Electromyography (EMG)

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Electromyography (EMG)


What can you tell me about a test called EMG? I'm not even sure what the acronym stands for.



Electromyography (EMG) measures the electrical discharges produced in muscles. A thin needle electrode is inserted into the muscle your doctor wants to study. An instrument records the electrical activity in your muscle at rest and as you contract the muscle, such as by bending your arm. The size, duration and frequency of these signals helps determine if there's damage to the muscle or to the nerves leading to the muscle. The test takes about one hour to complete.

A doctor may recommend EMG if you have weakness or numbness. EMG helps evaluate and diagnose muscle and nerve disorders, such as:

  • Muscular dystrophy and other muscle disorders (myopathies)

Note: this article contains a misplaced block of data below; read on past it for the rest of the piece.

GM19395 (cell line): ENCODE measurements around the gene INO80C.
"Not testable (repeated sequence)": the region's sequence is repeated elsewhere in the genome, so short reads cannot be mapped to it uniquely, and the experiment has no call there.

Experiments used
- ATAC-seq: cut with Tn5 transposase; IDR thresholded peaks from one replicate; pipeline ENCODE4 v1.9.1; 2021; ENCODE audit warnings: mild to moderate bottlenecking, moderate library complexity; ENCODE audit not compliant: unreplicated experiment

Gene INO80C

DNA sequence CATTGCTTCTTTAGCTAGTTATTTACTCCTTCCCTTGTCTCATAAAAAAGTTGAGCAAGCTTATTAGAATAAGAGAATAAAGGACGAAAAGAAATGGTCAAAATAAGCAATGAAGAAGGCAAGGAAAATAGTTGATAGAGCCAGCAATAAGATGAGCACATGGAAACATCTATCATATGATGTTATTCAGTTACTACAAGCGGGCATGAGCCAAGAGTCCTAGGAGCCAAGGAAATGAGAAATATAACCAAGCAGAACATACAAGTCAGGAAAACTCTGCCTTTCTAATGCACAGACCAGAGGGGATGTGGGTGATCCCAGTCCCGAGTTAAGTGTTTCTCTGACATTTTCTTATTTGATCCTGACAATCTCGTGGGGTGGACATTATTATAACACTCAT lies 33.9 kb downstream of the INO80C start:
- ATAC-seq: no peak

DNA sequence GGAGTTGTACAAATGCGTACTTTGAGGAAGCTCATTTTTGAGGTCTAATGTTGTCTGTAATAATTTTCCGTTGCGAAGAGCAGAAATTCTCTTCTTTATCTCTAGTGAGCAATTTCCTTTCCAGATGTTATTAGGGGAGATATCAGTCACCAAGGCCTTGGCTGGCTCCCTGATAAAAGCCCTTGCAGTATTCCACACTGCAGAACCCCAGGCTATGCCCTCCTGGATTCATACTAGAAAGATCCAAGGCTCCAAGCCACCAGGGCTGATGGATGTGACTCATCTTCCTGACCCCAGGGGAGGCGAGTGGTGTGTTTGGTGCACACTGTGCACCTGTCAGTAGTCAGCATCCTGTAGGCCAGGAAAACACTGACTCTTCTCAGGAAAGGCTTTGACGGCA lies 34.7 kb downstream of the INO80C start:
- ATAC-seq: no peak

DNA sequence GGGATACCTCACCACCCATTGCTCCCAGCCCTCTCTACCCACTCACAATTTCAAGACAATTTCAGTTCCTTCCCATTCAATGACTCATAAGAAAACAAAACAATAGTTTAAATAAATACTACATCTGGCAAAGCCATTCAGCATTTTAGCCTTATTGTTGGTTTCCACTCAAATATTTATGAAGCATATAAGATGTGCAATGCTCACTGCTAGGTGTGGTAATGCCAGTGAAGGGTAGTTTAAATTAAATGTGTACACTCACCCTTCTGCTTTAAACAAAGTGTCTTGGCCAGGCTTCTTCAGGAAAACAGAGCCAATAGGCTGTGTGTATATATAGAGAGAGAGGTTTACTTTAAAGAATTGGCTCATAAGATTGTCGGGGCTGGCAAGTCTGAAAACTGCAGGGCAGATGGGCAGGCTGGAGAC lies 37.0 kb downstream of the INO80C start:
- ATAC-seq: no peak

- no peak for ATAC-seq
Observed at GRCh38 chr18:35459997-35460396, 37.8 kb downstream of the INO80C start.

• Peripheral neuropathy
  • A pinched nerve (nerve root compression)
  • Amyotrophic lateral sclerosis (ALS)

Another part of the EMG is a nerve conduction study. Electrodes are placed on your skin over a nerve that your doctor wants to study. A small electrical impulse is passed through one electrode. An instrument measures the resulting electrical activity, such as the time it takes for the impulse to travel to another electrode. In some nerve disorders, the speed of the signal is dramatically slowed. This test may be used to diagnose peripheral nerve disorders, such as carpal tunnel syndrome.

Last Updated: 01/20/2006
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